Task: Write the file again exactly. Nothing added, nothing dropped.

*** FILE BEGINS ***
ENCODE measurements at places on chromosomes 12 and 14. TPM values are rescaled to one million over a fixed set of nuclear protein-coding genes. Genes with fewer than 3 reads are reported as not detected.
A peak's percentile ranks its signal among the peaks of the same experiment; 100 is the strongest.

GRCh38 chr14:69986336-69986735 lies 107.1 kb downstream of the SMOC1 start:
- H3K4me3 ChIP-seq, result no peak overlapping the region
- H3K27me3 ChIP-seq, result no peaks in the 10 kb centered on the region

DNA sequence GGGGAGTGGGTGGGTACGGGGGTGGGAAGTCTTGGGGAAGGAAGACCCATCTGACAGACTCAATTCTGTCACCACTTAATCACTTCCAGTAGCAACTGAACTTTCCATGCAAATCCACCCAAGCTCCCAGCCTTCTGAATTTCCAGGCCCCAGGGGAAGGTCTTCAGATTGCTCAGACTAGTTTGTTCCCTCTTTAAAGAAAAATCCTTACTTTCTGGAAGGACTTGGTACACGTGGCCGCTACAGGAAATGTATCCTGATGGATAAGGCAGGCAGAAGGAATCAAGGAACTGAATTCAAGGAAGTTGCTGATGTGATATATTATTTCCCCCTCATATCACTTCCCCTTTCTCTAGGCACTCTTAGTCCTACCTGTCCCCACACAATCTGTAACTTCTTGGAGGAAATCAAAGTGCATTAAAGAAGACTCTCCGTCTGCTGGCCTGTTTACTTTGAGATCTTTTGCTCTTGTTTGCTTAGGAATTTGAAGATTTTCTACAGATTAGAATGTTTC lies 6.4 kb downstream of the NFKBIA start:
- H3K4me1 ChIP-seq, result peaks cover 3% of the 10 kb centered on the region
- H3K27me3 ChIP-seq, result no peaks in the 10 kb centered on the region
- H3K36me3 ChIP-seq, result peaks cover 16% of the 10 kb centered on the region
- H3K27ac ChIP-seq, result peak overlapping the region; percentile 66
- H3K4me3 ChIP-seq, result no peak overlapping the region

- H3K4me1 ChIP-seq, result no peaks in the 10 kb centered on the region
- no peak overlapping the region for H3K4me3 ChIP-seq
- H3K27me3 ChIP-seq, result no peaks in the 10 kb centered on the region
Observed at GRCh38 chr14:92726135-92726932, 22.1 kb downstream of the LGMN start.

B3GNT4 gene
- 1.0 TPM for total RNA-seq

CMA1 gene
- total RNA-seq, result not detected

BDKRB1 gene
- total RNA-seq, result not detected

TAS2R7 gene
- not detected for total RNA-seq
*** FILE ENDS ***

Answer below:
ENCODE measurements at places on chromosomes 12 and 14. TPM values are rescaled to one million over a fixed set of nuclear protein-coding genes. Genes with fewer than 3 reads are reported as not detected.
A peak's percentile ranks its signal among the peaks of the same experiment; 100 is the strongest.

GRCh38 chr14:69986336-69986735 lies 107.1 kb downstream of the SMOC1 start:
- H3K4me3 ChIP-seq, result no peak overlapping the region
- H3K27me3 ChIP-seq, result no peaks in the 10 kb centered on the region

DNA sequence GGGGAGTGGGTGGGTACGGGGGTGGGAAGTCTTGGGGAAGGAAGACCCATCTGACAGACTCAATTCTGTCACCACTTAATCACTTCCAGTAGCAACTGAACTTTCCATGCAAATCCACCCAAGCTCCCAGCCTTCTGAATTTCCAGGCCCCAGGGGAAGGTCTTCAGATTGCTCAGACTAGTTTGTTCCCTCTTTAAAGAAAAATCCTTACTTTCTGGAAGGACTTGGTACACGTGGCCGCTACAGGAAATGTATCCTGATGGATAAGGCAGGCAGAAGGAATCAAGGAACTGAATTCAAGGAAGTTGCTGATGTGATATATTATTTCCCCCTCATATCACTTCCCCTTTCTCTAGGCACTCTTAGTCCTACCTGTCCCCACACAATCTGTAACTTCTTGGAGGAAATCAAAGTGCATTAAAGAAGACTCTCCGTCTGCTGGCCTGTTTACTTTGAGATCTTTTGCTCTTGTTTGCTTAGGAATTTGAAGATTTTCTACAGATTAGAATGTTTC lies 6.4 kb downstream of the NFKBIA start:
- H3K4me1 ChIP-seq, result peaks cover 3% of the 10 kb centered on the region
- H3K27me3 ChIP-seq, result no peaks in the 10 kb centered on the region
- H3K36me3 ChIP-seq, result peaks cover 16% of the 10 kb centered on the region
- H3K27ac ChIP-seq, result peak overlapping the region; percentile 66
- H3K4me3 ChIP-seq, result no peak overlapping the region

- H3K4me1 ChIP-seq, result no peaks in the 10 kb centered on the region
- no peak overlapping the region for H3K4me3 ChIP-seq
- H3K27me3 ChIP-seq, result no peaks in the 10 kb centered on the region
Observed at GRCh38 chr14:92726135-92726932, 22.1 kb downstream of the LGMN start.

B3GNT4 gene
- 1.0 TPM for total RNA-seq

CMA1 gene
- total RNA-seq, result not detected

BDKRB1 gene
- total RNA-seq, result not detected

TAS2R7 gene
- not detected for total RNA-seq